is studying mandarin hard?

cam   Friday, July 04, 2003, 11:05 GMT
I'm an American, I wonder if studying mandarin is very hard especially the pronounciation and the accent of the mandarin people..can anybody here teach me how to? thanks.. email me ok?
Miguel   Monday, July 07, 2003, 17:18 GMT
It must be a very difficult language, you need it for work? I have already enough with english. good luck
karen   Thursday, July 10, 2003, 13:45 GMT
cam :

I'm Chinese, my native language is Cantonese Chinese. I have no problem in listening Mandarin but I don't speak very well.

I don't think Mandarin is that difficult for American, however, written is very hard. It's totally 2 different things comparing with English.
Ryan   Friday, July 11, 2003, 01:11 GMT
I heard Cantonese is more difficult than Mandarin because there are more tones to learn. Is this true, karen?

Guofei Ma   Friday, July 11, 2003, 01:15 GMT
Cantonese does have more tones than Mandarin. It also has many more colloquial expressions, slang, and idioms.
karen   Friday, July 11, 2003, 01:42 GMT

I think Cantonese is very difficult, it is my mother tongue, I have no idea how many tones it has but my English teacher said it has 9 tones!

The most difficult part is : for something we talk (daily conversation) is not able to write them in Chinese. Some 'sounds' do not have written version.

For example, when we say, "Wha's wrong with you?" in Cantonese, we will say something like, "are you mixing wrong?" (doesn't really make sense)

We always use "mix", it means many things, doing, making, playing, but it's only between families and friends. Not for business.
Ryan   Friday, July 11, 2003, 17:18 GMT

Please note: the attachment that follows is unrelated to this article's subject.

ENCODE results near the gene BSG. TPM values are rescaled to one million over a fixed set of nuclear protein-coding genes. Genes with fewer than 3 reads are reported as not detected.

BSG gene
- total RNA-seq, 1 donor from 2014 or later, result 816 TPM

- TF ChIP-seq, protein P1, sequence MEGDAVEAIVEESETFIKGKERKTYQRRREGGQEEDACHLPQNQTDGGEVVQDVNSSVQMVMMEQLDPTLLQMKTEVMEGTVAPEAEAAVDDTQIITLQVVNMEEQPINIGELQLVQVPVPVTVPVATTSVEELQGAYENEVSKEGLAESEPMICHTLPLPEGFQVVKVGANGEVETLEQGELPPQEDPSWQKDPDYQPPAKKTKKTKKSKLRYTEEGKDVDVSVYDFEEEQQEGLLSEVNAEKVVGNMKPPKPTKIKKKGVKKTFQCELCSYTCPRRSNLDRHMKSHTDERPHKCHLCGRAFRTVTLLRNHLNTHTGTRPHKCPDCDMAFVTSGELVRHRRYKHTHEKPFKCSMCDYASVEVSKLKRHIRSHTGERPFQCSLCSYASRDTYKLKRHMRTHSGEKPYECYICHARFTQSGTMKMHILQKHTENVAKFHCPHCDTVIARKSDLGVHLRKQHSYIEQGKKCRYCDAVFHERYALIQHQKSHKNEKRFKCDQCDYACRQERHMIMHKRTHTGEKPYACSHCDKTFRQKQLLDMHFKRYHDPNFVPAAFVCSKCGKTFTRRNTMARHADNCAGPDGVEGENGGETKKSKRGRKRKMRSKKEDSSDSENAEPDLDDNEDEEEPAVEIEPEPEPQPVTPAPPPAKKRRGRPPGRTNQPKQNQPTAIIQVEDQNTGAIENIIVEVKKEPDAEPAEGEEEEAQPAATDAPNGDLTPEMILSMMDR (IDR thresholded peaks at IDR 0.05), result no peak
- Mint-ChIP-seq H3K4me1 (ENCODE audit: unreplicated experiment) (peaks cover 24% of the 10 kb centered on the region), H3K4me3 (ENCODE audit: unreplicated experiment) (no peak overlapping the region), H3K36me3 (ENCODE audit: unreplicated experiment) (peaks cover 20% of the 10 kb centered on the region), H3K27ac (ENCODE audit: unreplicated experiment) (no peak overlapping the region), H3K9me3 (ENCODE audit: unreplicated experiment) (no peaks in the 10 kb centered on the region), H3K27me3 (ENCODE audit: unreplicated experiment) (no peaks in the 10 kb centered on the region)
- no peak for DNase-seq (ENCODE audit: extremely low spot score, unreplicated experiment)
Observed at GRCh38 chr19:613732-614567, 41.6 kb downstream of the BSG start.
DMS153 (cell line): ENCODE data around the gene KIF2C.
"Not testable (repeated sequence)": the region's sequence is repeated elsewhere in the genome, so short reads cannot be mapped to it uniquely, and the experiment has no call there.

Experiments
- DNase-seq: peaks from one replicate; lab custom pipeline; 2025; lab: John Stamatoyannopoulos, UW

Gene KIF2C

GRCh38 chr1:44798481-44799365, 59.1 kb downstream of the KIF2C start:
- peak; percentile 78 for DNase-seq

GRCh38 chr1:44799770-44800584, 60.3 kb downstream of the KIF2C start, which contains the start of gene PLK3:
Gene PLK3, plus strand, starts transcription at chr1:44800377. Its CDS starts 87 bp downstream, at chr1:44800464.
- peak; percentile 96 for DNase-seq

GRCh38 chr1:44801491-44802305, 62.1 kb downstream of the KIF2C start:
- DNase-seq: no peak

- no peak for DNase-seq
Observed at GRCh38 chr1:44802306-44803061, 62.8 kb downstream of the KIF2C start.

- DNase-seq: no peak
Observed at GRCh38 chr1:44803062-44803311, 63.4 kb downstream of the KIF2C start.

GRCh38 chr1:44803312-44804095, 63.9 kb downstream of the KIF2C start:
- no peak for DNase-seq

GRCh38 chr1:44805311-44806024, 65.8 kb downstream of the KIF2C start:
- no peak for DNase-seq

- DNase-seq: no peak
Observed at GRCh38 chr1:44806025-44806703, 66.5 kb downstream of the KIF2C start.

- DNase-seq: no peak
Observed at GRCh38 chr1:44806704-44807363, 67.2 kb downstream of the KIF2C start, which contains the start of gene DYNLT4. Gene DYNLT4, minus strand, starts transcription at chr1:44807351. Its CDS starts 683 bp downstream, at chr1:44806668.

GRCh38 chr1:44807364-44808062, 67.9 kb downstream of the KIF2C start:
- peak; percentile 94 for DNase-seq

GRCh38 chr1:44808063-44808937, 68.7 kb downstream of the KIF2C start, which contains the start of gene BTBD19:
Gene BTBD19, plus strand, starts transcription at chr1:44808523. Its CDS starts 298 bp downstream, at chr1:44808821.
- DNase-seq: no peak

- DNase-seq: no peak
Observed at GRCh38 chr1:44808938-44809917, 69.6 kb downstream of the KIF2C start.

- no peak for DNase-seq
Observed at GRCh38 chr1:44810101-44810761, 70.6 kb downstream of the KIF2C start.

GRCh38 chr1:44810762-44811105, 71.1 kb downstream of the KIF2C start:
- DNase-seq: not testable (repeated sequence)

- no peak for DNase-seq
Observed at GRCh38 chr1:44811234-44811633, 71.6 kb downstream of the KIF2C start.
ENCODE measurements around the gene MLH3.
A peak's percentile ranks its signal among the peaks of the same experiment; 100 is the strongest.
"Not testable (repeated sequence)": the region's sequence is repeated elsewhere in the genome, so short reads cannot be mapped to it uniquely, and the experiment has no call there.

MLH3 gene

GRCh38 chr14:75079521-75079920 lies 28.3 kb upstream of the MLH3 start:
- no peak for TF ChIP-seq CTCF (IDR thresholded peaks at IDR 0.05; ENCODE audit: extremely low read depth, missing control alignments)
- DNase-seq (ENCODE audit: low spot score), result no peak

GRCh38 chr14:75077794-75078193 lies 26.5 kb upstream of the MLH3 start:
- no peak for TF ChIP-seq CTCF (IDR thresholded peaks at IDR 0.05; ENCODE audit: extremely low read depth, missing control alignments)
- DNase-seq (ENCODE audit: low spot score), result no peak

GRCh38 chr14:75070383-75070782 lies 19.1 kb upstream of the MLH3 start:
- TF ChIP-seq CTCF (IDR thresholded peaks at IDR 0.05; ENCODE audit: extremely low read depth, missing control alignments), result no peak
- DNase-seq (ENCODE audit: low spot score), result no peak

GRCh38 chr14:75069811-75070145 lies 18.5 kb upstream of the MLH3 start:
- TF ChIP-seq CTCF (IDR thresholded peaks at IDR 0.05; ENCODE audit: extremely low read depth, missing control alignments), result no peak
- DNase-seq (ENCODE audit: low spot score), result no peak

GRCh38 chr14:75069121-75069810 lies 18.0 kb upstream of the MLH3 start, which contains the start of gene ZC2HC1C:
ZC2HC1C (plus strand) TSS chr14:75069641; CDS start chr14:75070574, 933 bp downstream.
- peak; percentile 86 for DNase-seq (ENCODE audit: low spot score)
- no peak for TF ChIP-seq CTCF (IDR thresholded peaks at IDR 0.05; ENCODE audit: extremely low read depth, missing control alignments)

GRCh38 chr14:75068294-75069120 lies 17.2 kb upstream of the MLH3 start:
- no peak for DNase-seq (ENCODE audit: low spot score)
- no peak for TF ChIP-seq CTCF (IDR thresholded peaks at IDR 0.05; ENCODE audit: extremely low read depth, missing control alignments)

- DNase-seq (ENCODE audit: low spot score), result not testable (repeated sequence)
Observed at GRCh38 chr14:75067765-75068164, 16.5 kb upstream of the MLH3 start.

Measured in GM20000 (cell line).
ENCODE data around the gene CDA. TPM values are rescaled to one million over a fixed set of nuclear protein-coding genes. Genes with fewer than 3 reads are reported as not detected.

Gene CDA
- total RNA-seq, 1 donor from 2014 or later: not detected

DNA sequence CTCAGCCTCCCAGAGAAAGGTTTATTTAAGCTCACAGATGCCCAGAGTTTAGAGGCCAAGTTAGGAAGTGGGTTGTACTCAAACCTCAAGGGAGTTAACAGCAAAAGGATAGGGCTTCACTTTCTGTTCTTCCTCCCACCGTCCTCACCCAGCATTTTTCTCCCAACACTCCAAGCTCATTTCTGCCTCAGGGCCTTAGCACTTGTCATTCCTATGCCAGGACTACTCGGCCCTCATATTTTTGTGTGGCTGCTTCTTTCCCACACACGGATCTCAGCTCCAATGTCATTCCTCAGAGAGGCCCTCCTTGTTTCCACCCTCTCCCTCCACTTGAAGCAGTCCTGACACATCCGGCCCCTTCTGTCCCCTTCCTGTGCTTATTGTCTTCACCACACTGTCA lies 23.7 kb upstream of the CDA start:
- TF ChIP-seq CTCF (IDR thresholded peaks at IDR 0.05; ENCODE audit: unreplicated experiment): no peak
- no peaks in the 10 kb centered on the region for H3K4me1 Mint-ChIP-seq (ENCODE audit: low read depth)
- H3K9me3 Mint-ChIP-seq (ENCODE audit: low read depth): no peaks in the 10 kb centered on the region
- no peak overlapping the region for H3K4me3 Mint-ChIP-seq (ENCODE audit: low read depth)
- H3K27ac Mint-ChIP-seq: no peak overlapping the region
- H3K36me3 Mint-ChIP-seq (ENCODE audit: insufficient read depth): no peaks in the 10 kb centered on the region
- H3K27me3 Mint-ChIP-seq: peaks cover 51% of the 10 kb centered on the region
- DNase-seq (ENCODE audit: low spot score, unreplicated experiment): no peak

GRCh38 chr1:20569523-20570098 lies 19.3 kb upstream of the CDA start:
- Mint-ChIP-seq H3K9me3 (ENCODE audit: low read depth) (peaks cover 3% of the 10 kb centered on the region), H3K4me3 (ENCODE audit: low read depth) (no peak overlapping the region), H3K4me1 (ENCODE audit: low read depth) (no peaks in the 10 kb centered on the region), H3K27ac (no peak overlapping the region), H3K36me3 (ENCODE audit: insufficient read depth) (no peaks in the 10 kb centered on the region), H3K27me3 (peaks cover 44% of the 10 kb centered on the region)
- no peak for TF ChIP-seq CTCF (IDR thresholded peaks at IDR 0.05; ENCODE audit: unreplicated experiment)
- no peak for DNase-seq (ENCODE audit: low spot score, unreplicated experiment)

Thanks, karen. I heard though that Cantonese has some specially created characters to express those sounds that are not in Mandarin. These characters do not exist in Mandarin Is this true?

Karen   Monday, July 14, 2003, 01:35 GMT
Hi Ryan,

Yes, you are right. Some characters do not exist in written Chinese.

For reading & writing, we (Cantonese speakers) learn the Taiwanese version. Not mainland Chinese, mainland China use simplified Chinese characters which are same as Singapore Chinese. I can guess what it means by reading simplified Chinese characters but not very sure how to write them. I personally prefer to write the full version (Taiwanese) characters.

Cantonese speakers created some 'sounds' which are not existing in written. Only Cantonese speakers will understand what it means, they are not slang or dirty language, most of them are daily conversation.

In Cantonese, we always use "left" = it means haven't?

If I want to say, "Where have you been?"

The direct translation in Cantonese is, "You go 'left' where?"

But then, it's pretty easier as we don't have future tense, past tense etc...

If we want to use future tense, we only have to add "tomorrow" "next year" at the end or beginning of the sentense, the remain does not change. Same for past tense or present tense, you just add "last year" or "today" in your sentense.